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Subject: Wet cast iron

Wet cast iron

From: Graham Sussex <sussggmj<-a>
Date: Tuesday, June 24, 2008
Neil Mahrer <neil.mahrer [at] jerseyheritage__org> writes

>A 19th century steam and water mill is being restored here in
>Jersey.  One feature that has been exposed in the renovation is the
>housing for a large flywheel that was set with its axle at floor
>level in one of the rooms.  The depression into which the 4 meter
>flywheel originally sat was lined with rivetted cast iron sheets to
>keep the ground water out.  This iron structure has been completely
>submerged in fresh water for about a century and has now been pumped
>out and cleaned (it still however stands in waterlogged ground). The
>iron is in very good condition but damp patches are appearing at
>some of its rivetted joins.  I am hoping for some advice about what
>should now be done to protect the structure which will now stay in
>situ, dry and on display.  I was unsure whether painting the iron on
>the exposed dry side might do more harm than good.  The structure
>cannot be extracted to allow a coating to be applied to the wet
>side.  Any help would be gratefully received.

Attempting to paint the inside of any structure which has water
penetrating from the other side is almost impossible.  Can you bore
into the ground around the pit and pump the water level down without
causing subsidence and cracking of surrounding structures?

You report the cast iron sheets as in good condition presumably on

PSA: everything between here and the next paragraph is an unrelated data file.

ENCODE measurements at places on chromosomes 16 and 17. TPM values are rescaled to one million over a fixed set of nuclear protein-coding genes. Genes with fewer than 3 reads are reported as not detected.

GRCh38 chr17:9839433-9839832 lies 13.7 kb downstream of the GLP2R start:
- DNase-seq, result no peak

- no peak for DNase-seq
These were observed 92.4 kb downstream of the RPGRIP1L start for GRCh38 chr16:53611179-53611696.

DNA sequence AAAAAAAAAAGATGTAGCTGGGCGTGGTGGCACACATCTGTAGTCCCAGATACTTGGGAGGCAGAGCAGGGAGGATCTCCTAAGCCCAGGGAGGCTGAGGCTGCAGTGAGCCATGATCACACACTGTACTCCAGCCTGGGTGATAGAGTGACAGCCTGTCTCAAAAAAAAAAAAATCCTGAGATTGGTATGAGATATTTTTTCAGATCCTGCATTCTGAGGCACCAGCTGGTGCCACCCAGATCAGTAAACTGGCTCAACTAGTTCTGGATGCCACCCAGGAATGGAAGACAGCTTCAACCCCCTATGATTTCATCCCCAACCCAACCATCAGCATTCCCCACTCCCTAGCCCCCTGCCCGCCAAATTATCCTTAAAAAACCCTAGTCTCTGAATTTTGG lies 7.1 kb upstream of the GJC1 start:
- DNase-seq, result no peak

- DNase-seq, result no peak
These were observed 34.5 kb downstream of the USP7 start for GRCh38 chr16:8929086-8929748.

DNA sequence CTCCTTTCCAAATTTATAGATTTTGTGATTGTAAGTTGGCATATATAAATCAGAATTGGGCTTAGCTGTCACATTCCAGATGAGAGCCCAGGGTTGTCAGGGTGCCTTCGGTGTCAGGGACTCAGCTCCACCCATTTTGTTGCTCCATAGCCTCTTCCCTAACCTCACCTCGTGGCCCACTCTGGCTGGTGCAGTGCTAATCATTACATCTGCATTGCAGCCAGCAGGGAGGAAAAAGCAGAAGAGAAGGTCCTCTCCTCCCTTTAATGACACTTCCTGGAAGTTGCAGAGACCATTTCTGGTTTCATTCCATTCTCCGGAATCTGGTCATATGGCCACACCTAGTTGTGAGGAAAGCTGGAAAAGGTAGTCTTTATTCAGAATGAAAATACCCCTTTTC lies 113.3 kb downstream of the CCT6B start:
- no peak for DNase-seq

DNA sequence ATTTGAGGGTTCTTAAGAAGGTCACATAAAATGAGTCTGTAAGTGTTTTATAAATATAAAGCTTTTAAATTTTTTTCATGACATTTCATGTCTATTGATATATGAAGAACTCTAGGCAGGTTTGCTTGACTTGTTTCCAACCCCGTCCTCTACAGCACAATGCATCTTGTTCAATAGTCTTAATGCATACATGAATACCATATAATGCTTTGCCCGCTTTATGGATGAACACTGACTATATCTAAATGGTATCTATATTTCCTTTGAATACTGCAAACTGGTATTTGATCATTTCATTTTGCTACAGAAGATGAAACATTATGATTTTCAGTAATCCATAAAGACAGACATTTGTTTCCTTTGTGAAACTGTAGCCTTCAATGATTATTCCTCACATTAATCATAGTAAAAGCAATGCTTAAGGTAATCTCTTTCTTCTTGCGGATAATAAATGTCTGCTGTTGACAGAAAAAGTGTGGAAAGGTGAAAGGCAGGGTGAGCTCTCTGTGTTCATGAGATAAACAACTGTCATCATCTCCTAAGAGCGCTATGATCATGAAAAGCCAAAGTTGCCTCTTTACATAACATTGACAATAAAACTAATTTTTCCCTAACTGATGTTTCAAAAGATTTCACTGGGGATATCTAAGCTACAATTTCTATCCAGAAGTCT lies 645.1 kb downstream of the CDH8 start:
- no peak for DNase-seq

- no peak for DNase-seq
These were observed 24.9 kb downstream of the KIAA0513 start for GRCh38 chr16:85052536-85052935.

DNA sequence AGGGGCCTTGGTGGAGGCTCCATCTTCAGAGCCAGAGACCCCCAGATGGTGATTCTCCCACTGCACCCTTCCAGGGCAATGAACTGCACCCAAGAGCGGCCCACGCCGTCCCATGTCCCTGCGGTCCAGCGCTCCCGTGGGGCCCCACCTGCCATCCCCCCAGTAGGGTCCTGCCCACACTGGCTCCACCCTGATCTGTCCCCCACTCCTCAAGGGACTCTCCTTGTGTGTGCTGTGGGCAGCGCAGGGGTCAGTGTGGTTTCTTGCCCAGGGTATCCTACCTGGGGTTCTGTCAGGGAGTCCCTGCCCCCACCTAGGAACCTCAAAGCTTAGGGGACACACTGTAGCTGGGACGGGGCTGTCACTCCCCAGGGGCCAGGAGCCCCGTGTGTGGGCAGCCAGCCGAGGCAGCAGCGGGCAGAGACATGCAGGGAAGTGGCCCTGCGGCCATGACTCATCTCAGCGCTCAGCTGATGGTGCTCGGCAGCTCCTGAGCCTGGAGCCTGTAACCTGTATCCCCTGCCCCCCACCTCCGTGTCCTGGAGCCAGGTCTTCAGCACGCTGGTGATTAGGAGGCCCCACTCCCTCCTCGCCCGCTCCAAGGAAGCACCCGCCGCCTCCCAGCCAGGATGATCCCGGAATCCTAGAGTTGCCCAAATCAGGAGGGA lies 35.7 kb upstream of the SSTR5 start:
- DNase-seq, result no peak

the basis of inspection of the dried surface.  What is the
waterlogged ground like?  Is it clay and impermeable or is it
bog-like or sandy with organic materials?  If it has significant
organic materials, I would be concerned about corrosion of the
outside just below the water table and just below the ground level

As far as painting a cast iron surface is concerned, I expect that
you have had some loss of the internal surface due to graphitisation
(galvanic corrosion of the iron in contact with the graphite flakes
in the cast iron) in the fresh water and that unless you remove all
of the black, friable layer left after this corrosion, any paint
will not adhere.

Graham Sussex
Corrosion and Materials Consultant
Melbourne
Australia


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                  Conservation DistList Instance 22:4
                   Distributed: Tuesday, July 8, 2008
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Received on Tuesday, 24 June, 2008

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